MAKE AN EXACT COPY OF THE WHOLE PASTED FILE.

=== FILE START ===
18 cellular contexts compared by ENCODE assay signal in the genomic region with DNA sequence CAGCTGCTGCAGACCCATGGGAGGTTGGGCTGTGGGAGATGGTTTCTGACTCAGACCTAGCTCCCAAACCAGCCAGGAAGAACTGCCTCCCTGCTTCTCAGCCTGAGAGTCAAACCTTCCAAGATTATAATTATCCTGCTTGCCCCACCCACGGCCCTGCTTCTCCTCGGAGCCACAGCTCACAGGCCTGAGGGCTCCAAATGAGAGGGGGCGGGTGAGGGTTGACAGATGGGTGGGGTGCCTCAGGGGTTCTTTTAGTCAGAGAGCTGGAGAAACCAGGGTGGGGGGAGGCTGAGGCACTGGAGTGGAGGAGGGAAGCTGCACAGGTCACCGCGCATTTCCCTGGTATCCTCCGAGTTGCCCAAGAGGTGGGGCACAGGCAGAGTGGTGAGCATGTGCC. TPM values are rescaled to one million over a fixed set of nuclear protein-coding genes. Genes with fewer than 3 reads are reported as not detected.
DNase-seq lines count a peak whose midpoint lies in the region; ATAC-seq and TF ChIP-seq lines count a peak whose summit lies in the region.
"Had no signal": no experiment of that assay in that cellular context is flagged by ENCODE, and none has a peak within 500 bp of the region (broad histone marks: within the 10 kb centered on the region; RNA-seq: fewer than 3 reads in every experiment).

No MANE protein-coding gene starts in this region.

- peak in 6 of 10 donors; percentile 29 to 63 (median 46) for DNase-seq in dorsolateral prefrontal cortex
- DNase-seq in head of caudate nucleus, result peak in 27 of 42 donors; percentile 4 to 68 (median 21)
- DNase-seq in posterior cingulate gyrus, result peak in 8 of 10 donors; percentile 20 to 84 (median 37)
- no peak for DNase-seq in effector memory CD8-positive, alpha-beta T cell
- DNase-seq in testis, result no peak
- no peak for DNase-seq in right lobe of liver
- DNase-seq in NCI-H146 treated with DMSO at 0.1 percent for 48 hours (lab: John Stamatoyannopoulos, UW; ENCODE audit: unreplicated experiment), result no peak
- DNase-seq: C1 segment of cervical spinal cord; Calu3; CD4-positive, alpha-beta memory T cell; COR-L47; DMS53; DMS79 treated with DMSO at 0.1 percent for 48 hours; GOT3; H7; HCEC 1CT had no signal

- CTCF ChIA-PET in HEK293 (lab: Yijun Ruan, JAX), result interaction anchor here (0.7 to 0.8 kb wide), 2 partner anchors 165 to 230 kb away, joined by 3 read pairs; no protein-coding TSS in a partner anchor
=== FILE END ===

18 cellular contexts compared by ENCODE assay signal in the genomic region with DNA sequence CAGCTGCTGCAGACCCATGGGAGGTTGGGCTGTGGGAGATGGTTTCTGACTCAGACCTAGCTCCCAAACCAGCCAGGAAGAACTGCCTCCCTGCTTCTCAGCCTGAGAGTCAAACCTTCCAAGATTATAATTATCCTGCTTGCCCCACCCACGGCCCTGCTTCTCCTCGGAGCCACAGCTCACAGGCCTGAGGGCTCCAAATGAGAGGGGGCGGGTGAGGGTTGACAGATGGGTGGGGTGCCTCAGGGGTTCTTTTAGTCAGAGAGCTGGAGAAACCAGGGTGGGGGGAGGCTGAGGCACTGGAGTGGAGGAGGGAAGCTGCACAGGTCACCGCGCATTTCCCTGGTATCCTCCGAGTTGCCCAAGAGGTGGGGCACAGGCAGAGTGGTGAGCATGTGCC. TPM values are rescaled to one million over a fixed set of nuclear protein-coding genes. Genes with fewer than 3 reads are reported as not detected.
DNase-seq lines count a peak whose midpoint lies in the region; ATAC-seq and TF ChIP-seq lines count a peak whose summit lies in the region.
"Had no signal": no experiment of that assay in that cellular context is flagged by ENCODE, and none has a peak within 500 bp of the region (broad histone marks: within the 10 kb centered on the region; RNA-seq: fewer than 3 reads in every experiment).

No MANE protein-coding gene starts in this region.

- peak in 6 of 10 donors; percentile 29 to 63 (median 46) for DNase-seq in dorsolateral prefrontal cortex
- DNase-seq in head of caudate nucleus, result peak in 27 of 42 donors; percentile 4 to 68 (median 21)
- DNase-seq in posterior cingulate gyrus, result peak in 8 of 10 donors; percentile 20 to 84 (median 37)
- no peak for DNase-seq in effector memory CD8-positive, alpha-beta T cell
- DNase-seq in testis, result no peak
- no peak for DNase-seq in right lobe of liver
- DNase-seq in NCI-H146 treated with DMSO at 0.1 percent for 48 hours (lab: John Stamatoyannopoulos, UW; ENCODE audit: unreplicated experiment), result no peak
- DNase-seq: C1 segment of cervical spinal cord; Calu3; CD4-positive, alpha-beta memory T cell; COR-L47; DMS53; DMS79 treated with DMSO at 0.1 percent for 48 hours; GOT3; H7; HCEC 1CT had no signal

- CTCF ChIA-PET in HEK293 (lab: Yijun Ruan, JAX), result interaction anchor here (0.7 to 0.8 kb wide), 2 partner anchors 165 to 230 kb away, joined by 3 read pairs; no protein-coding TSS in a partner anchor